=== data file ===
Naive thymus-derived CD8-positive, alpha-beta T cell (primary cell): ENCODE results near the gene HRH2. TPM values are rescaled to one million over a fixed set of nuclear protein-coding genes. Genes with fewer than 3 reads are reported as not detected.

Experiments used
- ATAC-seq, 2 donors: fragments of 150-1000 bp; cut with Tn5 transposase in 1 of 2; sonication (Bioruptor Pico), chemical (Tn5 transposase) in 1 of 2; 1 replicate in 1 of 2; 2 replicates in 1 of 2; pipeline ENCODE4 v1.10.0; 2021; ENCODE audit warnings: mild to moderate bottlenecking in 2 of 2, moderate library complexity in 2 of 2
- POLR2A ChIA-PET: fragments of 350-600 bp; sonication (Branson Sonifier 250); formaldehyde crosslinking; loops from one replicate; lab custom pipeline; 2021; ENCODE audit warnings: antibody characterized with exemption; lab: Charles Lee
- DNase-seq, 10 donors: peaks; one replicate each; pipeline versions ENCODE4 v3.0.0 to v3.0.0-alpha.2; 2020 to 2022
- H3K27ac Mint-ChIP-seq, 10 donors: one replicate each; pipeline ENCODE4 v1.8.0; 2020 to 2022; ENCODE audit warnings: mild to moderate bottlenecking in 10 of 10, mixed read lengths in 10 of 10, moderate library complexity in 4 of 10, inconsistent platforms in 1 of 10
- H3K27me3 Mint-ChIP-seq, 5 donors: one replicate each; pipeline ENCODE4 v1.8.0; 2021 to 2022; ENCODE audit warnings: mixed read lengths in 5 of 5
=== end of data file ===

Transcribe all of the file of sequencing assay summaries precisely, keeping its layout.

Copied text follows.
Naive thymus-derived CD8-positive, alpha-beta T cell (primary cell): ENCODE results near the gene HRH2. TPM values are rescaled to one million over a fixed set of nuclear protein-coding genes. Genes with fewer than 3 reads are reported as not detected.

Experiments used
- ATAC-seq, 2 donors: fragments of 150-1000 bp; cut with Tn5 transposase in 1 of 2; sonication (Bioruptor Pico), chemical (Tn5 transposase) in 1 of 2; 1 replicate in 1 of 2; 2 replicates in 1 of 2; pipeline ENCODE4 v1.10.0; 2021; ENCODE audit warnings: mild to moderate bottlenecking in 2 of 2, moderate library complexity in 2 of 2
- POLR2A ChIA-PET: fragments of 350-600 bp; sonication (Branson Sonifier 250); formaldehyde crosslinking; loops from one replicate; lab custom pipeline; 2021; ENCODE audit warnings: antibody characterized with exemption; lab: Charles Lee
- DNase-seq, 10 donors: peaks; one replicate each; pipeline versions ENCODE4 v3.0.0 to v3.0.0-alpha.2; 2020 to 2022
- H3K27ac Mint-ChIP-seq, 10 donors: one replicate each; pipeline ENCODE4 v1.8.0; 2020 to 2022; ENCODE audit warnings: mild to moderate bottlenecking in 10 of 10, mixed read lengths in 10 of 10, moderate library complexity in 4 of 10, inconsistent platforms in 1 of 10
- H3K27me3 Mint-ChIP-seq, 5 donors: one replicate each; pipeline ENCODE4 v1.8.0; 2021 to 2022; ENCODE audit warnings: mixed read lengths in 5 of 5